KYOTO CITY OFFICIAL TRAVEL GUIDE

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GION

A privilege to be invited:Gion

The name "Gion" comes from "Gion-sha", the old name for what is now Yasaka-jinja Shrine, as the town developed around the shrine in the Kamakura period (1185-1333).

In the Edo period (1603-1867) , tea houses were established to serve those who came to pray at the shrine, with beautiful women entertaining the guests with dances and music. This culture developed into a "kagai", or geisha district, that still exists today. Nowadays, geisha are known as "geiko" or "maiko" (apprentice geisha) instead, and they can often be seen in Gion on their way to practice their arts or to meet customers in tea houses or restaurants.

The beautiful scenery of Gion has been maintained by the tea houses and members of the local community, in an effort to preserve and support the history and culture of the "kagai".

Gion is a residential area, and its residents support its scenery while also leading everyday lives. When visiting Gion, please respect the history and culture that the residents have worked to protect, and behave with courtesy.

In order to protect the appearance and atmosphere of Gion,
please observe the fo llowing local rules when in Gion:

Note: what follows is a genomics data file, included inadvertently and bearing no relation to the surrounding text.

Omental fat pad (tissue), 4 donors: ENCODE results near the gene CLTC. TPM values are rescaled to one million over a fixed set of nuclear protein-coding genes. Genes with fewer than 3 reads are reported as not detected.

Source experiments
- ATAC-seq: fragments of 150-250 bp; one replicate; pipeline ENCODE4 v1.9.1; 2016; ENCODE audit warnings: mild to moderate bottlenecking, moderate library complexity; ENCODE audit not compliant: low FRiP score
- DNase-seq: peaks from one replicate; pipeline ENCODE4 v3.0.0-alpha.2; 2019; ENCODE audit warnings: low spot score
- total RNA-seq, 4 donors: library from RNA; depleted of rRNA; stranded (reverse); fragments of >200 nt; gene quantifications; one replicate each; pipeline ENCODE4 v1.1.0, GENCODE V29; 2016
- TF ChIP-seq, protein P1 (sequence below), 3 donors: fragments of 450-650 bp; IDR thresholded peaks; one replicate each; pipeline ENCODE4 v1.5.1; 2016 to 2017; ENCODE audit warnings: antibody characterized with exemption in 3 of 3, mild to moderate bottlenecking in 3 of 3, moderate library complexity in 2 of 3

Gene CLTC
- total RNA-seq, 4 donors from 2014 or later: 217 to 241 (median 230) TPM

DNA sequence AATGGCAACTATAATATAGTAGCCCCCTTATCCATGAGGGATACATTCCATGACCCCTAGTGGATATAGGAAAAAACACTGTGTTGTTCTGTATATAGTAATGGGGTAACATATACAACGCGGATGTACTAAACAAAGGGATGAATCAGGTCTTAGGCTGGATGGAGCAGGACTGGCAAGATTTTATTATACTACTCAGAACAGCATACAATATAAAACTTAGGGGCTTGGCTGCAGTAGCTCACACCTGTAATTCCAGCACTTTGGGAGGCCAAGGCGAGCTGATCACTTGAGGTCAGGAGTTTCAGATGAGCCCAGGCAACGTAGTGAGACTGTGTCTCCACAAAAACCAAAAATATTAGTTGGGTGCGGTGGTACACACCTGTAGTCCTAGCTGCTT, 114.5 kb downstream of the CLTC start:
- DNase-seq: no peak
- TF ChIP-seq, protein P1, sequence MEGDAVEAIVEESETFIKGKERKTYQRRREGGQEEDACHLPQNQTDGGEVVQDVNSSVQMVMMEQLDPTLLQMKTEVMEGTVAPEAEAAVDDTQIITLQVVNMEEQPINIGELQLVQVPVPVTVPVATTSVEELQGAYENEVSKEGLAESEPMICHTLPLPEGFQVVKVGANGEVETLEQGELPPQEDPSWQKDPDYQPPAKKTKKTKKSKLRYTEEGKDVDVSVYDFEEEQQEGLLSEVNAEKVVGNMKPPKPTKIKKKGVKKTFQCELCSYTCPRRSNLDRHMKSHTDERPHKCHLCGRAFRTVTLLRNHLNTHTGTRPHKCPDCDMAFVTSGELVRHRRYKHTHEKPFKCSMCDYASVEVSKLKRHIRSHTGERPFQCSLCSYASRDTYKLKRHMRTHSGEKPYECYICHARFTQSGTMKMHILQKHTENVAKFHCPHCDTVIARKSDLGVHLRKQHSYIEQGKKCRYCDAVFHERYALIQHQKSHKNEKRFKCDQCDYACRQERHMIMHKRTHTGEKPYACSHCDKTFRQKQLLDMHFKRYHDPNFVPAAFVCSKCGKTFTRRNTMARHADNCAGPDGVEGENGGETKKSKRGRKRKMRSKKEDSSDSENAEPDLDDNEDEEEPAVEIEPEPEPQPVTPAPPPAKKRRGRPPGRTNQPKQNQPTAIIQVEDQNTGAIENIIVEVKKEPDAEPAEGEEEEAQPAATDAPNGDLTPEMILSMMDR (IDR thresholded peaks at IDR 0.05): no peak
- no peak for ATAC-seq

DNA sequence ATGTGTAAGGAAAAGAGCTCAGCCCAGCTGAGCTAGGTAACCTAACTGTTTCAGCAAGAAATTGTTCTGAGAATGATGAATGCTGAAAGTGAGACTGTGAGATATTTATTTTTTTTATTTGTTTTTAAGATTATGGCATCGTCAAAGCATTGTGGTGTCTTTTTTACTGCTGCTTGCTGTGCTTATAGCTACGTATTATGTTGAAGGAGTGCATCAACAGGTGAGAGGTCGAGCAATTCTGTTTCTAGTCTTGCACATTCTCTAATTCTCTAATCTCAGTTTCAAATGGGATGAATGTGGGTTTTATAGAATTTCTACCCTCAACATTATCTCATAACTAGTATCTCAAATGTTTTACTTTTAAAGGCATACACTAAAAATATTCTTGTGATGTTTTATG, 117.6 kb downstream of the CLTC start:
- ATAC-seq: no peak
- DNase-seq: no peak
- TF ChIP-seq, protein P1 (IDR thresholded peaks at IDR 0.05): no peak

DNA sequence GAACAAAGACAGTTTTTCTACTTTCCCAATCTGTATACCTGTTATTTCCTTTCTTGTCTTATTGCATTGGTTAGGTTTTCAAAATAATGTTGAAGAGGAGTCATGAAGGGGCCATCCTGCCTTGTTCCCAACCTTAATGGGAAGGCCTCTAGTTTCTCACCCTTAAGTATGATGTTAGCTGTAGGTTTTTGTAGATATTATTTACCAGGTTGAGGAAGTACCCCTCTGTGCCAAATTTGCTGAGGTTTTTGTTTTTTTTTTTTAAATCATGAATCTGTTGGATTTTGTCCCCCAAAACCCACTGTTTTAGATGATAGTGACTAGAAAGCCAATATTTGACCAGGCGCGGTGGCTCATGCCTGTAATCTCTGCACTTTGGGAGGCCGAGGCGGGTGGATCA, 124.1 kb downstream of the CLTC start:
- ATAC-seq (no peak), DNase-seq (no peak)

Violation of any of the above can lead to punishment such as imprisonment, fines or compensation for damages in accordance with laws and regulations, etc.

Gion antiquities

Kekkai

This is a barrier called a "kekkai", which comes from Buddhist terminology. It is a signal that the area behind it is private property. Please do not go past the barrier.

Chochin

This is a paper lantern called a "chouchin", hung at the entrance of machiya. The design differs depending on the "kagai" (geisha district). The white circles in this photo represent "kushidango" (rice dumplings on a skewer). Please do not touch the lanterns, as this can cause damage.

Inuyarai

This is a small fence called an "inu-yarai", which were used to protect machiya from things such as muddy water and dog waste. The curved structure is also said to have helped prevent burglars. Please do not sit or lean on the "inu-yarai", as this can cause damage.

Access from Gion

Kyoto Station

  • Bus: From “Gion” bus stop 15 minutes on the city bus number 100, 20 minutes on number 206 to “Kyoto station” bus stop

Nishiki Market

  • Walking: 15 minutes towards the west on Shijo-Dori

Kiyomizu Temple

  • Walking: 30 minutes towards the south on Higashioji-Dori
  • Bus: From “Gion” bus stop 5 minutes on the city bus number 100, 110, 202, 206, 207 to “Kiyomizu-Michi” bus stop, walking for 10 minutes

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